10.26.2011

R.I.P Steve Jobs and Aunt Ginger


October 10, 2011
Canada Thanksgiving Day

Gratitude

“(for) those things that aren't pleasant at the time, but turn out to be blessings in disguise.” Karen Coverett

The cycle of life. 

As Steve Jobs put it (paraphrasing) thank God that there is death. It clears away the old, the decrepit, the dead wood to make room for the new. New ideas, techniques, ways of perceiving and tweaking the world to make it a better place for not just ourselves, but those who come after.

Birth—I have attended six births in 36 years, beginning with my own daughter at home, naturally, in Northern California. My greatest accomplishment. Forty-eight hours of labor to produce a healthy, aware, human being. Three of the next 5 births were natural, no drugs. The remaining two were assisted by a c-section, but labor was without drugs.

Death—my sister and I undertook a labor of love to attend the funeral of a favorite aunt. In the inexorably trudge through life, it seems odd to write about death with gratitude.  It’s a mystery. And I’ve come to feel curious about it rather than afraid. Yes, I am afraid still. There is so much to learn and in this instance, I gained valuable information that I can share with younger relatives.

While on a sundown walk last Friday, my nephew began asking me questions about our family history. Sadly, I don’t have much information about my paternal relatives. He wanted to know things like “how did Papaw and Grams ever get together? They were such opposite personalities.” I actually knew the answer to that, because my mom had told me many years ago. She married my dad because he was the first man to ever say “no” to her. Silly reason, I know. It made sense, though. She was a spoiled princess who bewitched every man who laid eyes on her. My dad was a challenge. A curiosity to her. The marriage finally dissolved, but their lives were entwined even after they divorced.

My parents were civil rights leaders in the deep south and in Texas back in the ‘40’s and ‘50s. That’s saying a lot. My nephew wanted to know more about my dad’s family origins to understand how they thought about major social issues, especially racism. What happened, what thinking was involved that resulted in including black people into the family bloodline? Especially in the Texas of that time?

I only had assumptions and misty impressions from childhood. By the time I was aware of my paternal grandparents, she was blind, and my grandfather was taciturn. I don’t remember hearing him utter more than a dozen words during the short time I knew him. By that time, he was worn out from a life of hard-scrabble farming, failure, and pain. He more than likely was already suffering the onset of the leukemia that finally killed him. I remember him as a dour rock of a man. Not scary; rather monolithic. Not cold—enduring.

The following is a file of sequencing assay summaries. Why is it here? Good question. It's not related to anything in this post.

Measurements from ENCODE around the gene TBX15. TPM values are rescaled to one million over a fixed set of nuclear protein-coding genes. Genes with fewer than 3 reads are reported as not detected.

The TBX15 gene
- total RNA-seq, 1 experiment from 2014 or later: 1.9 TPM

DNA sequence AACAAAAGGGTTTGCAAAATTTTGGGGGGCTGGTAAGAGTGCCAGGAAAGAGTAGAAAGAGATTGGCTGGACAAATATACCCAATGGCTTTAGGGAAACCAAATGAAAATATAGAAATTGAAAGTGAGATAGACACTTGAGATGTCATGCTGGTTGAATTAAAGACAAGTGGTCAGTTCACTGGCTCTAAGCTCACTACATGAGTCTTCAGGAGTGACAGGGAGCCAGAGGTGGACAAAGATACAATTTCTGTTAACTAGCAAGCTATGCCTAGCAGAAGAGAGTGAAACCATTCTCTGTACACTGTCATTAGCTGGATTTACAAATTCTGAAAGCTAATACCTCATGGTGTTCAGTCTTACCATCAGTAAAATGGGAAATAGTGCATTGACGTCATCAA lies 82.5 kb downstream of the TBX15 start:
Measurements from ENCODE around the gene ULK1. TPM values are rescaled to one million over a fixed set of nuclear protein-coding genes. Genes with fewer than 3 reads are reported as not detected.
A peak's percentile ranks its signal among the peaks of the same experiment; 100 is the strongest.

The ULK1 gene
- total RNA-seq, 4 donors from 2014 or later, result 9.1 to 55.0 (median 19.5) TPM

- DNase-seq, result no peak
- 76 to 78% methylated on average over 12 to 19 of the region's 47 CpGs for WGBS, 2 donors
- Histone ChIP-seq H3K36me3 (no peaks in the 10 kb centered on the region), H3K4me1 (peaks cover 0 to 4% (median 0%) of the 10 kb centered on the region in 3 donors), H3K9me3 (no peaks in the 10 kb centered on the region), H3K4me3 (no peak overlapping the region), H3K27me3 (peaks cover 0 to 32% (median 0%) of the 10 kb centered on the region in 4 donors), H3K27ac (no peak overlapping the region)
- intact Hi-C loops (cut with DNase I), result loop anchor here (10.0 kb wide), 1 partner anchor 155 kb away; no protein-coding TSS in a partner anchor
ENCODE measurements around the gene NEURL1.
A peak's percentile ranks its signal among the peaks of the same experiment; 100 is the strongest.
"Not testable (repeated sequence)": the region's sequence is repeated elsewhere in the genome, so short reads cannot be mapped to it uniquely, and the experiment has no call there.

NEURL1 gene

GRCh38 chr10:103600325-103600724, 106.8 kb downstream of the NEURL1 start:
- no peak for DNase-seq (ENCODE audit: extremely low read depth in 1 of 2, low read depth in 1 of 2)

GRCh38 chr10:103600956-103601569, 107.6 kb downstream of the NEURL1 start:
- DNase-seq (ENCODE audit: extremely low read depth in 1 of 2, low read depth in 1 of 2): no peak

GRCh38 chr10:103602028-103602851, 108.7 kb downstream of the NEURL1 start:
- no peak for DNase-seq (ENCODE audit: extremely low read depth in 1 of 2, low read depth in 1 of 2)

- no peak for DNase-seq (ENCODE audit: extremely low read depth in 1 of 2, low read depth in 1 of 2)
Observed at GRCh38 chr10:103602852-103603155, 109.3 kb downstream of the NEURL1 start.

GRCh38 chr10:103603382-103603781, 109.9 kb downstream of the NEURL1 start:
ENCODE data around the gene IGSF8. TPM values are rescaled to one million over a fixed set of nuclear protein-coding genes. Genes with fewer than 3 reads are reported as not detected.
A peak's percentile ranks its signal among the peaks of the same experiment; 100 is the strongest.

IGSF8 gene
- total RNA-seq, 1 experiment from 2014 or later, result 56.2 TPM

My sister and I drove to a small town just southwest of Ft. Worth. North Texas has enjoyed considerably more rain than central Texas, and it was like driving into the land of Oz. Rain, which we haven’t seen in over 9 months. We were bedazzled.

Met up with an older cousin, my closest connection to our grandparents. She has  some awesomely cool stories about our grandmother, but had never talked about granddaddy.  

She totally reversed lifelong assumptions I’d had about my grandfather. I expected to hear that ghe was the stereotypical Texas racist and misogynist.  Instead, she glowingly painted a portrait of a man who loved and respected his wife and daughters, and that a day didn’t go by when he didn’t say that getting an education was the most important thing for them to do. Pretty cool feminist thinking in the 1930's.

He farmed cotton until ol’ Boll Weevil knocked Texas farmers flat in the 50’s and 60’s. He not only paid fair wages, he respected his neighbors, no matter their color. Besides, during the Great Depression, everyone was equal. It made good sense and good commerce to develop good relationships for the community to survive.

Grandaddy died when I was seven, and since we lived out of state, we didn't have much opportunity to get to know him. He was always sweet to us, but just too exhausted to relate much. We had lots of cousins and aunts and uncles to keep us busy. Chinaberry fights, hunting rattlesnakes in the arroyos that formed in the last big drought in the 50’s, gathering eggs, feeding chickens, fishing for crawdads...we always had great fun when we did get to visit.

This story makes me so happy and grateful, especially for our children. They need to know that their great-great-grandad was a decent, hard-working, compassionate, wise, loving man; and to know that these values are present in their DNA, and that they can choose to improve as human beings. That’s an awesome gift. That’s what’s going to save the planet.

2 comments:

karencee said...

What a beautiful heritage to discover!

Ellie Di said...

I love that you know your family history, even if it's spotty in parts. Both sides of my family (starting with my grandparents) are shrouded in mystery. From what I can tell, a lot of my elders are ashamed of themselves, their siblings, and their parents. I know enough to think poorly of a lot of them, which is a shame in itself. I'm very happy to hear that you're involved in your family's history, though - it's good to keep the stories alive.